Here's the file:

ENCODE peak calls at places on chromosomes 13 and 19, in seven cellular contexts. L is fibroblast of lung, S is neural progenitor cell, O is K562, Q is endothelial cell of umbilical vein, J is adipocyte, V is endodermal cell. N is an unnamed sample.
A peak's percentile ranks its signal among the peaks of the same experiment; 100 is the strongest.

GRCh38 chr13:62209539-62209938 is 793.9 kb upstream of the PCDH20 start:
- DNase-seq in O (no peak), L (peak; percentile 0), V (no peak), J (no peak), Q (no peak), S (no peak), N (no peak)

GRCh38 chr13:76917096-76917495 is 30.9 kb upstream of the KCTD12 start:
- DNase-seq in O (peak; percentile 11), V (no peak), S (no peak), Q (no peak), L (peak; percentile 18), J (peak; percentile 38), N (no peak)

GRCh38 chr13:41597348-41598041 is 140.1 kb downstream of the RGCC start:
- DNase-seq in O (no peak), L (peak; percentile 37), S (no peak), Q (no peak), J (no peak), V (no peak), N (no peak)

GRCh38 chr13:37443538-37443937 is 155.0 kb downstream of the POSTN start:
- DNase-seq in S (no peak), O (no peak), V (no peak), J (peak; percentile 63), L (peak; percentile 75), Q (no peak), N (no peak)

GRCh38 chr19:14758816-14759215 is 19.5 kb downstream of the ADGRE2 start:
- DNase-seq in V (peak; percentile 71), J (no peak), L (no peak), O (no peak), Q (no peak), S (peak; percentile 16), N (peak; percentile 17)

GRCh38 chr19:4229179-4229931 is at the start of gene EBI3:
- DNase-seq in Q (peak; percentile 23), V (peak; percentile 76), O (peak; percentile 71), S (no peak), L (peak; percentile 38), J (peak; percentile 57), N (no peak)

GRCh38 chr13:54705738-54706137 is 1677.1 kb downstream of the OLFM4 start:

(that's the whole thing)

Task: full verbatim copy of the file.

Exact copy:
ENCODE peak calls at places on chromosomes 13 and 19, in seven cellular contexts. L is fibroblast of lung, S is neural progenitor cell, O is K562, Q is endothelial cell of umbilical vein, J is adipocyte, V is endodermal cell. N is an unnamed sample.
A peak's percentile ranks its signal among the peaks of the same experiment; 100 is the strongest.

GRCh38 chr13:62209539-62209938 is 793.9 kb upstream of the PCDH20 start:
- DNase-seq in O (no peak), L (peak; percentile 0), V (no peak), J (no peak), Q (no peak), S (no peak), N (no peak)

GRCh38 chr13:76917096-76917495 is 30.9 kb upstream of the KCTD12 start:
- DNase-seq in O (peak; percentile 11), V (no peak), S (no peak), Q (no peak), L (peak; percentile 18), J (peak; percentile 38), N (no peak)

GRCh38 chr13:41597348-41598041 is 140.1 kb downstream of the RGCC start:
- DNase-seq in O (no peak), L (peak; percentile 37), S (no peak), Q (no peak), J (no peak), V (no peak), N (no peak)

GRCh38 chr13:37443538-37443937 is 155.0 kb downstream of the POSTN start:
- DNase-seq in S (no peak), O (no peak), V (no peak), J (peak; percentile 63), L (peak; percentile 75), Q (no peak), N (no peak)

GRCh38 chr19:14758816-14759215 is 19.5 kb downstream of the ADGRE2 start:
- DNase-seq in V (peak; percentile 71), J (no peak), L (no peak), O (no peak), Q (no peak), S (peak; percentile 16), N (peak; percentile 17)

GRCh38 chr19:4229179-4229931 is at the start of gene EBI3:
- DNase-seq in Q (peak; percentile 23), V (peak; percentile 76), O (peak; percentile 71), S (no peak), L (peak; percentile 38), J (peak; percentile 57), N (no peak)

GRCh38 chr13:54705738-54706137 is 1677.1 kb downstream of the OLFM4 start: